Regional Knowledge Economies

Regional Knowledge Economies

Markets, Clusters and Innovation

New Horizons in Regional Science series

Philip Cooke, Carla De Laurentis, Franz Tödtling and Michaela Trippl

This original and timely book presents the most comprehensive, empirically based analysis of clustering dynamics in the high-technology sector across liberal and co-ordinated market economies.

Chapter 6: Introduction to Key Research Results

Philip Cooke, Carla De Laurentis, Franz Tödtling and Michaela Trippl

Subjects: business and management, knowledge management, economics and finance, economics of innovation, regional economics, innovation and technology, economics of innovation, knowledge management, urban and regional studies, clusters, regional economics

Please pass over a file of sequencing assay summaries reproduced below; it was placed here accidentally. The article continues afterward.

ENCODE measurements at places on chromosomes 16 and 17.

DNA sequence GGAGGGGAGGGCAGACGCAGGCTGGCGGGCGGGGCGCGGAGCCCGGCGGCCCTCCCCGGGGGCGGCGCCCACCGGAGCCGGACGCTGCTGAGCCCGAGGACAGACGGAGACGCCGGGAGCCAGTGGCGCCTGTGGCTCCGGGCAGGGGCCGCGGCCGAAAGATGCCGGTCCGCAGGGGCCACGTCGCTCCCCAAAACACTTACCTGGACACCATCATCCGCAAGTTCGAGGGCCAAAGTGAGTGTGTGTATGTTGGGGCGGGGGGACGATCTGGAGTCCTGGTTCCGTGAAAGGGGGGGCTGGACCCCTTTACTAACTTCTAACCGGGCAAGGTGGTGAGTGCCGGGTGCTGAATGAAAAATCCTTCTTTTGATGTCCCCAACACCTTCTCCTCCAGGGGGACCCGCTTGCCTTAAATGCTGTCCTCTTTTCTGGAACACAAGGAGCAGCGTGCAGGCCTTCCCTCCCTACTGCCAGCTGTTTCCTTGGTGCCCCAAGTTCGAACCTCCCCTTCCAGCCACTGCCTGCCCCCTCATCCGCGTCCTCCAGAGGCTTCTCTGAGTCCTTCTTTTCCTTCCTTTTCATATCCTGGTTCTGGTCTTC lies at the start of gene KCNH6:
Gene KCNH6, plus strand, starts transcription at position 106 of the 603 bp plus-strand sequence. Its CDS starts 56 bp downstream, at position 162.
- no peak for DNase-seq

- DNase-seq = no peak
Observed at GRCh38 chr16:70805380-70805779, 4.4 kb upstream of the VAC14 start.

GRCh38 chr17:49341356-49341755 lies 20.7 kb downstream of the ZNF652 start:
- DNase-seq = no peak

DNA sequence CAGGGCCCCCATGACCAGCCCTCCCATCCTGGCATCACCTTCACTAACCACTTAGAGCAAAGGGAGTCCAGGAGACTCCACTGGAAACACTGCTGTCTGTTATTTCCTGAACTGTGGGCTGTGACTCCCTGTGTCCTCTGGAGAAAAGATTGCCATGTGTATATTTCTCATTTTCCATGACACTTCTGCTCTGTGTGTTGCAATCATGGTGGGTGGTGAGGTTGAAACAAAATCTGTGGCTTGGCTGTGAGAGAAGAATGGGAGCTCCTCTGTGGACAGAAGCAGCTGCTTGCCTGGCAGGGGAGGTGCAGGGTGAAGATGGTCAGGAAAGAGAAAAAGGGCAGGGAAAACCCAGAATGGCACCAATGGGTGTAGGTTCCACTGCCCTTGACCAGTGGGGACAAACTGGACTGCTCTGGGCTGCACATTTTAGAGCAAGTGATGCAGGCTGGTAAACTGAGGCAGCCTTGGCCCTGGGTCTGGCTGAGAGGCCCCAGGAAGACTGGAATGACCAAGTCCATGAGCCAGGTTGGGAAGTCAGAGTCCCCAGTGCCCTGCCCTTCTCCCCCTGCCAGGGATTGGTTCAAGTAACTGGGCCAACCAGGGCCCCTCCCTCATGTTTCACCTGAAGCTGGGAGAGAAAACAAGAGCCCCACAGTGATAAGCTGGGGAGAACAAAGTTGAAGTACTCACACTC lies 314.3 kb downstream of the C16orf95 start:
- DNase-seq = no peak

In this chapter we first describe and compare the main features of the two industries that are an important focus of the empirical research of Chapters 7 and 8, ICT and biotechnology. We briefly point out their development and key activities, characterize their knowledge base and innovation processes, and deal with the character of their knowledge flows and innovation links. We will see that, although both can be considered as ‘knowledge-intensive sectors’, there are striking differences in this respect. In the second section of this chapter we point out the main research questions as well as the methodology and the steps of our empirical research. BIOTECHNOLOGY AND ICT IN A COMPARATIVE PERSPECTIVE Two key knowledge-based industries are at the centre of the following empirical analyses for the UK (Chapter 7) and Austria (Chapter 8): ICT and biotechnology. These two sectors have been selected for several reasons: ● ● ● ICT and biotechnology both rely on knowledge as a key input and innovation is at the core of competitive strategies. They can be regarded, therefore, as representative of the knowledge economy. However, there are quite different types of innovation and related processes involved, revealing the multifaceted character of the knowledge economy. They rely on codified, tacit and complicit forms of knowledge by exploiting a widely distributed knowledge base (Chapter 3; Smith, 2002). Both local and global knowledge sources and partners have to be accessed and used. A key challenge in order to stay competitive is in fact the successful integration...

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